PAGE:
(Pictured above: Robin Robins outlines MSP marketing secrets for her audience at the Channel Partners Evolution pre-conference workshop.)
CHANNEL PARTNERS EVOLUTION — The global managed services market is largely saturated, but continued growth in demand is anticipated at a compound annual growth rate (CAGR) of 9% to 11.5%.
So it’s as good a time as ever to be in managed services. However, if you’re annual growth averages 10%, you’re standing still.
That’s according to Robin Robins, CEO and founder of Technology Marketing Toolkit. She led a pre-conference workshop titled “MSP Marketing Secrets to Double or Triple the Number of Quality Managed Services Clients You Have in the Next 12 Months” at this week’s Channel Partners Evolution in Washington, D.C.
Adam Binks, SysGroup‘s CEO, said the session gave “great exposure” to various methods and methodologies of implementing a marketing strategy for MSPs, and “some things we’re not doing as well.”
“It energized me,” he said. “We’re a U.K.-based managed services provider and we typically service customers between 50 and 500 seats, and we specialize in the insurance industry, charity and not-for-profits and education, and we grow rapidly by acquisition.”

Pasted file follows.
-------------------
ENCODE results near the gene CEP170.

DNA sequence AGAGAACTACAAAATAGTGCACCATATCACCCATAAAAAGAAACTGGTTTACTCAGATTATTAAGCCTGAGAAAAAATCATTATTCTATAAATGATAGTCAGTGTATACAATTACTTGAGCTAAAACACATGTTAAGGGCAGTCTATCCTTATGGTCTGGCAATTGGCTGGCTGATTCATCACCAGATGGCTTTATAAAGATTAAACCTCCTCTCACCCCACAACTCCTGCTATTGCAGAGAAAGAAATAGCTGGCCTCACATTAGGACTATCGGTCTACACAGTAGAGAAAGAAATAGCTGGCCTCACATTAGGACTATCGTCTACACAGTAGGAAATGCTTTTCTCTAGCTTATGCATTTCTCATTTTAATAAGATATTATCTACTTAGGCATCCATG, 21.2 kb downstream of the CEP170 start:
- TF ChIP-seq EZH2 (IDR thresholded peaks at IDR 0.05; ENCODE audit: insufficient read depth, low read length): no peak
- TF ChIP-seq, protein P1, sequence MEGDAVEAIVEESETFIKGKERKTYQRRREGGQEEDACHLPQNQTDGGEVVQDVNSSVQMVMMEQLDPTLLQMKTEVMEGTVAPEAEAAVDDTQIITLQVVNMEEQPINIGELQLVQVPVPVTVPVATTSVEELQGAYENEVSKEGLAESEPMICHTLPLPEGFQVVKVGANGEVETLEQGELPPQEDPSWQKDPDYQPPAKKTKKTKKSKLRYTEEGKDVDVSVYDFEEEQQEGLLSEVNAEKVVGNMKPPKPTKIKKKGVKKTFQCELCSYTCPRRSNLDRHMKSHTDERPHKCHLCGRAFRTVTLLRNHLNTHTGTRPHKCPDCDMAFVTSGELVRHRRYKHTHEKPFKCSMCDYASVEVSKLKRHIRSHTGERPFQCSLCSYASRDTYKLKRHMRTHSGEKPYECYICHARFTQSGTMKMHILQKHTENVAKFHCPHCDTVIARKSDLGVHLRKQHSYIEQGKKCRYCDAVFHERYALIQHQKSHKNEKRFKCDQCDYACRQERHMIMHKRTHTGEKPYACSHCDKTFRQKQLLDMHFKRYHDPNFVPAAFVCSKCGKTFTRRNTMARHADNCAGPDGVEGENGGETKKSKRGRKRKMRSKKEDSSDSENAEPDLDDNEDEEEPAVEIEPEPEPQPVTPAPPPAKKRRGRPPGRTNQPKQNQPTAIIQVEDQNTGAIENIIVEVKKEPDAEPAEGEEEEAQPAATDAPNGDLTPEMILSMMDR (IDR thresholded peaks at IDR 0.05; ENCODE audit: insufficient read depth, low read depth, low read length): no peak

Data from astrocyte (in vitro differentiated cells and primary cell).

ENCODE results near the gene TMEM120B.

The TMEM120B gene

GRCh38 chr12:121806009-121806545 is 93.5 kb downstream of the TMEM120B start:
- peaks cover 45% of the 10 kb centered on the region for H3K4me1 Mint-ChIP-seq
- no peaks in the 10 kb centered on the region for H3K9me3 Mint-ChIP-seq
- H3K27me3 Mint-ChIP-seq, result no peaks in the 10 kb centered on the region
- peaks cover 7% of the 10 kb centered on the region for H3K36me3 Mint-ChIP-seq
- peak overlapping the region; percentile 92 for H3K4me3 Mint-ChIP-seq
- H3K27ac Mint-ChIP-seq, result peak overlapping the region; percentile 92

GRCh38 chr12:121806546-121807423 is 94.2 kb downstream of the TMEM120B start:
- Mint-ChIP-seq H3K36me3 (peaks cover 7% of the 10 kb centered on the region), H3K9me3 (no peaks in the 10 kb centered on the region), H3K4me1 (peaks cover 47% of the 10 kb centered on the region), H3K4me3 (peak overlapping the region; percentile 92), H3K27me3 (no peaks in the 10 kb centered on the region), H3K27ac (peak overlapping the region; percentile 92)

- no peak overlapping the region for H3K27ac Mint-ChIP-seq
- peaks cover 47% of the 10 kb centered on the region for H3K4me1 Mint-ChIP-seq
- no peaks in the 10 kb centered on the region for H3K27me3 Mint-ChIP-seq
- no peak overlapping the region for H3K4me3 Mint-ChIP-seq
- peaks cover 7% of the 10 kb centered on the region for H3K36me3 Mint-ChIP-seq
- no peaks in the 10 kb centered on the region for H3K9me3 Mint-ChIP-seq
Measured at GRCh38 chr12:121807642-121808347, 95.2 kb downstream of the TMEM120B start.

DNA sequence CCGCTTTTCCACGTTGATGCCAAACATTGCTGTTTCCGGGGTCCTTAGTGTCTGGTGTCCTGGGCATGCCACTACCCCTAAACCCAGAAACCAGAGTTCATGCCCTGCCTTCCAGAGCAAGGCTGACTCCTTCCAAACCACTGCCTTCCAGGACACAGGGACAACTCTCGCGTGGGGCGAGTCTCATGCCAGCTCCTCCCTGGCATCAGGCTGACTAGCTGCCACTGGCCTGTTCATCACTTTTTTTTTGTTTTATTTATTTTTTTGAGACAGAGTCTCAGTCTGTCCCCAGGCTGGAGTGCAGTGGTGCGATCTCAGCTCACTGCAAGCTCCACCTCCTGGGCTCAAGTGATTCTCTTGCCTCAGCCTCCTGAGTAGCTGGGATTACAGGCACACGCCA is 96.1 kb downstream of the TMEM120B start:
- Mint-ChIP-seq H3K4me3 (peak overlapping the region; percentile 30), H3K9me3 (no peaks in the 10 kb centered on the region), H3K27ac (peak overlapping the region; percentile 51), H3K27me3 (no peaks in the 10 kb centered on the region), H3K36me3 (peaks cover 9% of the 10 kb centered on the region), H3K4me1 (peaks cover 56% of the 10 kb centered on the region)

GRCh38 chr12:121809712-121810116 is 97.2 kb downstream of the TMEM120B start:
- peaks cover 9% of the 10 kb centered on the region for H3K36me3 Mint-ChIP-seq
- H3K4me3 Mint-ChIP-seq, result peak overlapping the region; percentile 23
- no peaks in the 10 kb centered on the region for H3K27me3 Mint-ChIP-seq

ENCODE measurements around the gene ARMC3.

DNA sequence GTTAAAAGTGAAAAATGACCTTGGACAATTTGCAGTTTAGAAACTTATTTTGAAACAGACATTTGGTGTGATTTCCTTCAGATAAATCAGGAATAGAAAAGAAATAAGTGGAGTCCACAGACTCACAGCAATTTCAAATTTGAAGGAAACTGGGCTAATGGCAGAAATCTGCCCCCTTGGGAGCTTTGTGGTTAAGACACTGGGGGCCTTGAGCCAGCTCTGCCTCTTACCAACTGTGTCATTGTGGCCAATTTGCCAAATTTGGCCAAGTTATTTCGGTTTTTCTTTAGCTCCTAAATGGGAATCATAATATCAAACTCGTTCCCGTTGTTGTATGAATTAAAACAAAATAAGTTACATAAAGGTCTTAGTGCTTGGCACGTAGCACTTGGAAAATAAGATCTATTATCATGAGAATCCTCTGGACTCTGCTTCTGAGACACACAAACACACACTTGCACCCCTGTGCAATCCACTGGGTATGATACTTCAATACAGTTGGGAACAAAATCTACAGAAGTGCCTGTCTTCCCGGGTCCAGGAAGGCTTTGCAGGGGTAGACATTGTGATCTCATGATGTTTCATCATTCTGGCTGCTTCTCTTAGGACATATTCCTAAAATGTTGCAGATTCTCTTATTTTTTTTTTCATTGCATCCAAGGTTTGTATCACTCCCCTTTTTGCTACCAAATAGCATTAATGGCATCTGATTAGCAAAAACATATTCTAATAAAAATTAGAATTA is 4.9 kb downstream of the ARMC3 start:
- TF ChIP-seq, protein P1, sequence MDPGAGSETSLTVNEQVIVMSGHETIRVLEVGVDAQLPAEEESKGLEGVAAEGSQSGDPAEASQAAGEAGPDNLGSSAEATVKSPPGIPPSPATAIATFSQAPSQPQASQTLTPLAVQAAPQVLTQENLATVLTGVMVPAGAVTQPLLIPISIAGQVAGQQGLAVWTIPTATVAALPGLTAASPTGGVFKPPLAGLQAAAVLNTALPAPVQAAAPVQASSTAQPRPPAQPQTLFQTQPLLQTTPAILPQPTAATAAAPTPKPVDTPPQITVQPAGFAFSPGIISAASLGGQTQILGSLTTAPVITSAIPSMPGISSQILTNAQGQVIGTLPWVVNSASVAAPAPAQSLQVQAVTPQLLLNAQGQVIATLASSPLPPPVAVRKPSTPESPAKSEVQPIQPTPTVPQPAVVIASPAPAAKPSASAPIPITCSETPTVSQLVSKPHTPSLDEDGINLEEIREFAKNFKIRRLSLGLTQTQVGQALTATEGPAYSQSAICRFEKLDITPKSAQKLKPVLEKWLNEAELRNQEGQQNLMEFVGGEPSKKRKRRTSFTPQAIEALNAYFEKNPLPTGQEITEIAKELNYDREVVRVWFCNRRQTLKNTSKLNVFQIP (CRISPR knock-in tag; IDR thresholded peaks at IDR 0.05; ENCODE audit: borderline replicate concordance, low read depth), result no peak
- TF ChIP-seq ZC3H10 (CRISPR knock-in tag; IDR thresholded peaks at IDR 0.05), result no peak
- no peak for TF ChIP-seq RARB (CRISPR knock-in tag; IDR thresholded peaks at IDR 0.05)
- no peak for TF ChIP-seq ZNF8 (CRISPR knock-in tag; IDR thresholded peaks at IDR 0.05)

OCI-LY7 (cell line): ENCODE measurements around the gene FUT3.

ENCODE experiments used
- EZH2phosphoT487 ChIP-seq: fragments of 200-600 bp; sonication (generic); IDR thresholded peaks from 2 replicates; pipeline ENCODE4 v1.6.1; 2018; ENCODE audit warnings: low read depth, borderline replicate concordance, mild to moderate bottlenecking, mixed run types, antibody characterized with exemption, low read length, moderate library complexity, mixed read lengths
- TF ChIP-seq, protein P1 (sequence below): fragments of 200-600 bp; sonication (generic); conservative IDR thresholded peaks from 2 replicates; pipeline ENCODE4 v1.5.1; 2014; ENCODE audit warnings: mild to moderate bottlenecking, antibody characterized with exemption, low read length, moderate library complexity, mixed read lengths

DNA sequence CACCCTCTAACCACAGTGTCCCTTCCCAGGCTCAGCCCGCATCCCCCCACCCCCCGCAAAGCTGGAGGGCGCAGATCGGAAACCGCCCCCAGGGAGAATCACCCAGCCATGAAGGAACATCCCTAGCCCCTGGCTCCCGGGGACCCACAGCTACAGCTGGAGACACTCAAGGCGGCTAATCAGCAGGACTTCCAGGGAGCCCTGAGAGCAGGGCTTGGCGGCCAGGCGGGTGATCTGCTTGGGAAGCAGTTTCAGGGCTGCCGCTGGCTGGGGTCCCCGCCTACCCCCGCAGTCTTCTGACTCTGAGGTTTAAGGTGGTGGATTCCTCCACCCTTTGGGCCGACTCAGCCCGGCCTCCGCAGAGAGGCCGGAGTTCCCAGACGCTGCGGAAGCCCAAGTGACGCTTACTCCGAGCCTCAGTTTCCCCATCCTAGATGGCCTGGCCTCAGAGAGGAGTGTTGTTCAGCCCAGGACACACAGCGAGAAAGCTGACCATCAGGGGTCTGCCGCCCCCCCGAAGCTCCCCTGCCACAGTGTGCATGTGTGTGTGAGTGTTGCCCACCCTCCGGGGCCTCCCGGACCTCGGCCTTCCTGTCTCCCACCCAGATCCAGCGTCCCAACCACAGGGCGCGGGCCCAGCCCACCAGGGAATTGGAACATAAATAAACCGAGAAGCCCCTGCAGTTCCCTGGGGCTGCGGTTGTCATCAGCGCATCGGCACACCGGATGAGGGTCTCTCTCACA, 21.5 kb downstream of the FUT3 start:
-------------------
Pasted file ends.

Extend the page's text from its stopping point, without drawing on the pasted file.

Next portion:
One of the things MSPs struggle with is what marketing is and how it works, Robins said. Marketing is supposed to facilitate and accelerate the sales process by attracting right-fit prospects, pre-selling them and predisposing them to do business with you, she said.
“The two marketing plans I see in the channel are the vulture marketing plan, which is basically wait for something to die in front of you, and then go jump on the carcass and pick at it with all the other vultures, which is basically growing through referral or whatever kind of floats your way,” she said. “The other one is the Plinko game … it’s random acts and hope. And if they want to be successful at growing their organization, they have to have a strategic plan in place. They have to understand what marketing is from the beginning, they’ve got to get out of random acts and hopes, and get into marketing systems. And we call those marketing oil wells. ”
Lots of things get in the way of MSPs executing successful marketing campaigns, Robins said.
“Sometimes they just don’t know anything about marketing, they say ‘I’m a tech’ and they don’t know marketing,” she said. “There’s ego; they want to look bigger than they are, so it’s all based on who they are. Here’s who we want to look like — we want to look like IBM, we want to look like Microsoft. Or decisions are made on their personal preferences, not on their customers’ preferences. They just need an education about marketing.”
Good marketing requires thinking like an entrepreneur, Robins said. An entrepreneur is engineering who’s their customer, what kind of product or service they can put together that would be most attractive to that specific type of customer, then designing the marketing plan to acquire that customer profitably, grow and develop that customer, she said.
“It’s like anything else, it’s the 80-20 rule,” she said. “If you look at the channel, almost…